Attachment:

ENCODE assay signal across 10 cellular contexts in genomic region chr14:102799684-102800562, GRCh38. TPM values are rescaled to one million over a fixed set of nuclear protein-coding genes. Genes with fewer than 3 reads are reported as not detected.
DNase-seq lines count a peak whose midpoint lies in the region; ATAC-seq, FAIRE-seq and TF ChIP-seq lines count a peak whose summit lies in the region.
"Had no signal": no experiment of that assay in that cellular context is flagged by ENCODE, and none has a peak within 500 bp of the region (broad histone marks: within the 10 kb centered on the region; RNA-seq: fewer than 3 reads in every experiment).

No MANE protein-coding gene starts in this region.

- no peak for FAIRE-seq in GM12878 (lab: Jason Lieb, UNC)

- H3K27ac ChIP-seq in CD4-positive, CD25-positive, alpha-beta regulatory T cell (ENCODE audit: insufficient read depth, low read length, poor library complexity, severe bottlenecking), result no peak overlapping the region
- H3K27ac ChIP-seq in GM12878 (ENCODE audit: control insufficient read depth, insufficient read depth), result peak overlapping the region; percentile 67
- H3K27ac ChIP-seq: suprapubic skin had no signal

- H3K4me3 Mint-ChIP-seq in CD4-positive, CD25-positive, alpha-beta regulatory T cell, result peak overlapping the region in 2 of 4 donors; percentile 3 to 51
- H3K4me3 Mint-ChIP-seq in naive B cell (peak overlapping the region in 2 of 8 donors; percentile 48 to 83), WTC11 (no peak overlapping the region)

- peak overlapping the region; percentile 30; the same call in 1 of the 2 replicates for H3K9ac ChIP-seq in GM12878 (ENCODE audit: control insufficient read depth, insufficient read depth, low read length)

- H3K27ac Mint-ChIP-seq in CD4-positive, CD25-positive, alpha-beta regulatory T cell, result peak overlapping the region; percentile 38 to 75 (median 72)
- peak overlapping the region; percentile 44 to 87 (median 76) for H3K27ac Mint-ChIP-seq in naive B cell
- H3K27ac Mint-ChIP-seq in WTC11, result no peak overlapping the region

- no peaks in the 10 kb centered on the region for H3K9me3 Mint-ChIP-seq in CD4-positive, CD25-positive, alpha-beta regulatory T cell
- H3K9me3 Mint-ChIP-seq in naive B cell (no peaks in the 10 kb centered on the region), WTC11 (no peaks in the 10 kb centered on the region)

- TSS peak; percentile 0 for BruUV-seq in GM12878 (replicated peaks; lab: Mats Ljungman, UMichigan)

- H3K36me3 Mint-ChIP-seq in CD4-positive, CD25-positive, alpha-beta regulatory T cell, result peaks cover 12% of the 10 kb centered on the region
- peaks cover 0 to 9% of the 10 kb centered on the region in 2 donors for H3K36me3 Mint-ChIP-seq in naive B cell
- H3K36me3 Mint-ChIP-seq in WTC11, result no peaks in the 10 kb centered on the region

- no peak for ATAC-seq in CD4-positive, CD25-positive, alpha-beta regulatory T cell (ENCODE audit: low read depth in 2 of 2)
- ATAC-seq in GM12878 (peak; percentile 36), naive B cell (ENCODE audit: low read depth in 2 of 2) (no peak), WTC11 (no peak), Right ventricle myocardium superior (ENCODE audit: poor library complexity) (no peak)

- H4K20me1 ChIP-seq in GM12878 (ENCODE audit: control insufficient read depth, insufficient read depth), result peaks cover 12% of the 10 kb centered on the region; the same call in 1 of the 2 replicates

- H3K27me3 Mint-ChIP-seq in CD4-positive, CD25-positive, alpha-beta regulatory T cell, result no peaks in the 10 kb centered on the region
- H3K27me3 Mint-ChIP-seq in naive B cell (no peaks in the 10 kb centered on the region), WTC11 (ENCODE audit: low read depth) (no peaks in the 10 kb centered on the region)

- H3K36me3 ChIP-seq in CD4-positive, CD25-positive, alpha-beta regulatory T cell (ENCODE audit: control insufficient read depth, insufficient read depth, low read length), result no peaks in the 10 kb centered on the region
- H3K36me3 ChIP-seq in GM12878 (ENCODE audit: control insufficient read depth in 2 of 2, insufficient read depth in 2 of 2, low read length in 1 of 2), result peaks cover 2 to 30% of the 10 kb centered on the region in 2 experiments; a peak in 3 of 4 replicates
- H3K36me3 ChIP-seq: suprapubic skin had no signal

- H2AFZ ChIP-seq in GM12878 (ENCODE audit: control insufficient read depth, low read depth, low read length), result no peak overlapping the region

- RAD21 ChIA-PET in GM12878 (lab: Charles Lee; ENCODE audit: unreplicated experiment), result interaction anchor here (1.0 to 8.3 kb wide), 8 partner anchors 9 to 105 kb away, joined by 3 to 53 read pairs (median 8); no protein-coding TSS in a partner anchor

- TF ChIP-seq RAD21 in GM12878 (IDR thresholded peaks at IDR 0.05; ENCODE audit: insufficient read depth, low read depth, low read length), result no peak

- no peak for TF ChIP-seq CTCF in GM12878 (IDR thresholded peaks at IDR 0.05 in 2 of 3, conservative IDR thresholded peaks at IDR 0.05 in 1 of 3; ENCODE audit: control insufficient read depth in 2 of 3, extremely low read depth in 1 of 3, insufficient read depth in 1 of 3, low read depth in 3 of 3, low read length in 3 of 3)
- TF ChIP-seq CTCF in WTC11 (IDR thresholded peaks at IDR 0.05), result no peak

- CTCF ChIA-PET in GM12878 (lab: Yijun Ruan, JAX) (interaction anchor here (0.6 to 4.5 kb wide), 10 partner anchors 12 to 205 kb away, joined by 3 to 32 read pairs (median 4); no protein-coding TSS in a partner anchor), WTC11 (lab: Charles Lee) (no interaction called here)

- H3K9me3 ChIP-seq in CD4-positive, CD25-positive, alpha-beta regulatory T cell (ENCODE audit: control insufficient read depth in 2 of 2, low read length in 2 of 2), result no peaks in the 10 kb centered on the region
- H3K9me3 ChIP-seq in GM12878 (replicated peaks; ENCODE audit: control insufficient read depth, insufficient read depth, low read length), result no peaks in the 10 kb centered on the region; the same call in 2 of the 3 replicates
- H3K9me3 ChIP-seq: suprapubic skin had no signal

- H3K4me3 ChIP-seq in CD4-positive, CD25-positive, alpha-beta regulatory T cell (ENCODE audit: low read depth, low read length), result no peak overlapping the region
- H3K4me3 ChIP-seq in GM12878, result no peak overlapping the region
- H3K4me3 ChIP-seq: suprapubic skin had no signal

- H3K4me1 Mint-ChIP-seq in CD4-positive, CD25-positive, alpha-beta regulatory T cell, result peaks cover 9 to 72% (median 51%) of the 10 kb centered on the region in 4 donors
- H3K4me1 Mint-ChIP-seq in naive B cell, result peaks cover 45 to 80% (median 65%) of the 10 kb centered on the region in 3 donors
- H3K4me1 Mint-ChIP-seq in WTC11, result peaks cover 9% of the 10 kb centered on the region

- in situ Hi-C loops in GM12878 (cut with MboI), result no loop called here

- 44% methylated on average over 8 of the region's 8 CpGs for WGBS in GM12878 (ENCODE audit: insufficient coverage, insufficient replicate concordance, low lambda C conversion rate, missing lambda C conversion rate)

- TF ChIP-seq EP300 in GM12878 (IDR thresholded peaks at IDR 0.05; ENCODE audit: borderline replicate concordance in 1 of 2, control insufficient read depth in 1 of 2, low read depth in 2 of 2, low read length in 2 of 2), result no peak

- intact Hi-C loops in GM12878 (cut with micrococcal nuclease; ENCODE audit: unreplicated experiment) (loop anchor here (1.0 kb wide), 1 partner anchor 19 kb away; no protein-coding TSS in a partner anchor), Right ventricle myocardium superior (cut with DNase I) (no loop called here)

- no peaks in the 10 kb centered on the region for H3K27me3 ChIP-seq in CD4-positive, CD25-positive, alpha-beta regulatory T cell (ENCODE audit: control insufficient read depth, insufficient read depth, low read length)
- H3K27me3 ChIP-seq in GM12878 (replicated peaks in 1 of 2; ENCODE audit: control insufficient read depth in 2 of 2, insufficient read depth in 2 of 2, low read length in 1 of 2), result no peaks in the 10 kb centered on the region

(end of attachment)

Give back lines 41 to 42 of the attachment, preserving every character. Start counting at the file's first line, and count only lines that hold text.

- H3K4me1 Mint-ChIP-seq in CD4-positive, CD25-positive, alpha-beta regulatory T cell, result peaks cover 9 to 72% (median 51%) of the 10 kb centered on the region in 4 donors
- H3K4me1 Mint-ChIP-seq in naive B cell, result peaks cover 45 to 80% (median 65%) of the 10 kb centered on the region in 3 donors